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Artist Features

Interview: HEALTH

LA-bred noise band HEALTH first gained notoriety in 2007 when they collaborated with Crystal Castles to produce a remix of their single “Crimewave,” which ultimately ended up on Crystal Castles’ breakout 2008 self-titled album. They developed their sound at famed underground LA venue The Smell, performing and producing music in a scene that included other loud, innovative bands like No Age and Ex Model. Their sound is angular and artfully crafted – raw synth, pounding drums, vocals that almost recall a Gregorian chant.

New album DEATH MAGIC is their first studio record since 2009. In the past few years, they’ve toured with Nine Inch Nails and produced the soundtrack for video game Max Payne. This latest record is polished and heavy — the logical next step in this band’s creative trajectory. DEATH MAGIC pummels you in the way you crave in a HEALTH record, but offers an almost unexpected pop sensibility that makes it more easily digestible. The difference is compelling: vulnerable lyrics in tracks like “L.A. Looks” (“It’s not love, but I still want you”) live alongside moments of deafening synthetic fury. Pitchfork summed it up best in their review of the record: “Without the occasional beam of light, it’s hard to appreciate how dark – or how good – a band like HEALTH can actually be.”

With our (le) Poisson Rouge show on Sunday, frontman Jacob Duzsik answered a few questions for us.

Give us a snapshot of the LA underground music scene. How is it different than Brooklyn? The same? What was your favorite show at The Smell?

If I am being honest I don’t really know much about the underground music scene in Brooklyn, so it would be difficult to compare the two. I travel so much that if I’m in New York and I have any down time I try to spend it with friends. The LA underground now seems to center much more around warehouse parties. A lot of the dudes who were in noise bands in the mid 2000’s DJ house and techno. As for a favorite show at The Smell, we saw so many epic bills there. But for my party I remember seeing the chicago band Coughs play one of the greatest shows i’ve ever seen. It was terrifying.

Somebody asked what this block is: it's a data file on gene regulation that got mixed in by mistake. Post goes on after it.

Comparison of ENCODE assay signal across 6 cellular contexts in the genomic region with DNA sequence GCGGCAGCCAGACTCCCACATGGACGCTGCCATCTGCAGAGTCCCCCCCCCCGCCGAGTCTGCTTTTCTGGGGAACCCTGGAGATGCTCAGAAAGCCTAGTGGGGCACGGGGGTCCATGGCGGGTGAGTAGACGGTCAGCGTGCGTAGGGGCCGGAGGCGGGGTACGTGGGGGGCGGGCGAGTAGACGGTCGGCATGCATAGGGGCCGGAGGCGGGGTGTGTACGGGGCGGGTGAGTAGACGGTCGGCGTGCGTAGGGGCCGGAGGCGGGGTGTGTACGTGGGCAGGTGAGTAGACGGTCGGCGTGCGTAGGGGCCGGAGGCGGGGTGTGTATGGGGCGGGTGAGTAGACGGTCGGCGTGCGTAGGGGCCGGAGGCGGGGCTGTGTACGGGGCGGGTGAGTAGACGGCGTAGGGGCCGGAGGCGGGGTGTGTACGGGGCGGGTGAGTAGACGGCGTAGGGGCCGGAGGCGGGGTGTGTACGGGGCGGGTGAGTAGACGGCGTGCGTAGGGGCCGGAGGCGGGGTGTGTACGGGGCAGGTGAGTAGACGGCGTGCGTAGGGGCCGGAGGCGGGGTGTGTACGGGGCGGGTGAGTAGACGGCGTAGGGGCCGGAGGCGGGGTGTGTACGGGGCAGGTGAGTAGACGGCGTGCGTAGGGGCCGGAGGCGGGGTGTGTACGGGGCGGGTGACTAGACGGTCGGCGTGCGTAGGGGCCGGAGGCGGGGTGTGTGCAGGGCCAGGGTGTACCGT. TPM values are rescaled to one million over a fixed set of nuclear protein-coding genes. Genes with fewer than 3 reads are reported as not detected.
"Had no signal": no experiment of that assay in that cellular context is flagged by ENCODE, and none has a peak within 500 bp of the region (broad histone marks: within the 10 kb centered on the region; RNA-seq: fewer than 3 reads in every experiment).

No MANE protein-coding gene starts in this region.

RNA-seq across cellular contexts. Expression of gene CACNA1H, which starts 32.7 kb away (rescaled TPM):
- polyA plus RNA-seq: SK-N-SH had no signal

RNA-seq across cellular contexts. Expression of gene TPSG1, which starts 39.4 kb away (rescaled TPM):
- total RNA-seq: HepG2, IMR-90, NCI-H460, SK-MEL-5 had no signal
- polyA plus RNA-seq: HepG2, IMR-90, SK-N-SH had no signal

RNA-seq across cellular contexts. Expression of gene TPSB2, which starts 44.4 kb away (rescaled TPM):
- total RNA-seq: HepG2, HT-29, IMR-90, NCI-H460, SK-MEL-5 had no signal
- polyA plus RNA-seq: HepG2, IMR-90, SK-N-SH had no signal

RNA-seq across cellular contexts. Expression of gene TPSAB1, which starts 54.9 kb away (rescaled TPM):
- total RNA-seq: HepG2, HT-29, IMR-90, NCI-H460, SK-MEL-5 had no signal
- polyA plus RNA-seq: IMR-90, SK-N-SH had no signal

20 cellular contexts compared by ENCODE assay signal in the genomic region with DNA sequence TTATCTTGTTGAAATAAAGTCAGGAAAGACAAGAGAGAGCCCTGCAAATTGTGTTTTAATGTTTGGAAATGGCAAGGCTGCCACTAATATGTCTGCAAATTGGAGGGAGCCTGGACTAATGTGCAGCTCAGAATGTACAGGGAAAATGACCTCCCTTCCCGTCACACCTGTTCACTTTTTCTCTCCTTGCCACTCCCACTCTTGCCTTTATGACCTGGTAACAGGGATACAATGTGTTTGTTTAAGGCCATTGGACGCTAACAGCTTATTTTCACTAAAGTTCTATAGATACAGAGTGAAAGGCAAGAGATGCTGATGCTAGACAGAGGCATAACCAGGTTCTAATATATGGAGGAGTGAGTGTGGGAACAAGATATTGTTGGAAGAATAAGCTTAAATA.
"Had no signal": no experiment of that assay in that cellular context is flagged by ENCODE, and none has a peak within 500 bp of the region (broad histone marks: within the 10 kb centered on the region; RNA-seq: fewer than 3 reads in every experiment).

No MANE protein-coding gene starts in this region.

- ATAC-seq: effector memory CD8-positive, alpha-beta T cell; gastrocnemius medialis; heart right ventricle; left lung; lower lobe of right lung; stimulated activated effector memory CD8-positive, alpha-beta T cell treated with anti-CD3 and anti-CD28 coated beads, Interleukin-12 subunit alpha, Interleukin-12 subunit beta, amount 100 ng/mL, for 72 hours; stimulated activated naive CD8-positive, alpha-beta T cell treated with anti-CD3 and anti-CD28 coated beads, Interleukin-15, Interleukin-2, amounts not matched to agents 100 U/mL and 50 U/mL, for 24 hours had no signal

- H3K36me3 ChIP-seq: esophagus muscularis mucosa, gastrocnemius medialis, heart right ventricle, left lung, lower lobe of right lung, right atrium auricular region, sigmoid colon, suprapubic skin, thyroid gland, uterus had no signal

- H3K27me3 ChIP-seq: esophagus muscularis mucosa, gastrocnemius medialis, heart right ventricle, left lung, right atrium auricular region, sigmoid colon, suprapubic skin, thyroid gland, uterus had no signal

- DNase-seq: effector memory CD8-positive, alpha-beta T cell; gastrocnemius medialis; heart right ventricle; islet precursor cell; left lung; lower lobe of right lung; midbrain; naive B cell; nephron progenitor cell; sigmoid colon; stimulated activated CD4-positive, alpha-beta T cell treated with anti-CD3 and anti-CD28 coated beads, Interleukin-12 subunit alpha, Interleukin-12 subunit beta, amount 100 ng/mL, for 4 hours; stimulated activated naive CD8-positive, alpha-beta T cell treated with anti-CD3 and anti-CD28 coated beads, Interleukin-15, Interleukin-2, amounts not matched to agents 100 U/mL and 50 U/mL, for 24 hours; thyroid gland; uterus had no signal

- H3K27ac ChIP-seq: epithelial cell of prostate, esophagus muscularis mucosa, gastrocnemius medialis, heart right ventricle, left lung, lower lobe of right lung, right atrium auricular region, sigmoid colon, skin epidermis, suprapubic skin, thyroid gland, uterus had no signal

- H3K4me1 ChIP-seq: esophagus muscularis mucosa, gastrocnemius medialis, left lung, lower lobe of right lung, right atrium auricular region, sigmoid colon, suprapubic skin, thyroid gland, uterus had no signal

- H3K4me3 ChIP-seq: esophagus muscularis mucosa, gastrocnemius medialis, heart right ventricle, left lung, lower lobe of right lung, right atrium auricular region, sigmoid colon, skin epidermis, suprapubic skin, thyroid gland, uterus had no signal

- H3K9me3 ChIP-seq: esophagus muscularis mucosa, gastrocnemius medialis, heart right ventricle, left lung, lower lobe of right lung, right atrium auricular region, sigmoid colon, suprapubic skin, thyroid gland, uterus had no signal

How is The Smell (and the scene around it) today as compared to yesterday? As we know DIY venues tend to have an expiration date because of landlords, property costs, what have you – how do you think this has survived? How is it different now that it’s so well-known?

The scene has unquestionably changed dramatically since we cut our teeth at The Smell, but movements in music are always fickle. I think The Smell has enjoyed such longevity because it is simply extremely well run. People take it seriously and have their shit together, you can’t drink etc. I don’t find myself there every often as I’m more likely to be home watching the fuckin’ cooking network with my girlfriend or hanging out somewhere I can drink. Total old guy style.

 

 

I read an interview from 2009 where you said “We encouraged the remixers to not respect the integrity of the songs” because you wanted them all to sound very different from the originals. That Crystal Castles remix made it on to Gossip Girl’s soundtrack. How did reaching that mainstream of a mainstream audience feel? When did you realize that you’d gotten bigger than the LA underground scene?

I guess once we started selling out DIY venues we knew we might have jumped up in weight class. As far as that remix goes it was strange to hear it everywhere, but that was their song. Felt like we were just kinda along for the ride. It didn’t get me laid or anything…at least not that I’m aware of.

What was it like producing a video game soundtrack? How was it different than producing a more typical album?

It’s a totally different experience. It’s highly collaborative. Your job is to help make the whole experience for the gamer more enjoyable. It’s a lot of work but in certain ways it’s less stressful than making your own record.

DEATH MAGIC is noticeably more refined than your earlier music. Most notably in how audible the lyrics are, and just in general how melodic it is. Was that your intention when you set out to make the record? Did you have an intention at all?

We intended to make a good record. So all those elements of its sound felt like a natural progression to us.

You toured with Nine Inch Nails, which was an obvious choice. You also revealed in a recent Pitchfork article that you vibe with Rihanna and Katy Perry. Tell us what not-so-obvious artist you’d like to tour with.

Dude, Tay Sway.

Please tell us it isn’t going to be six more years before you drop your next record. Any plans?

Fuck no. We are gonna start writing as soon as we wrap up this tour.

Mandy Brownholtz

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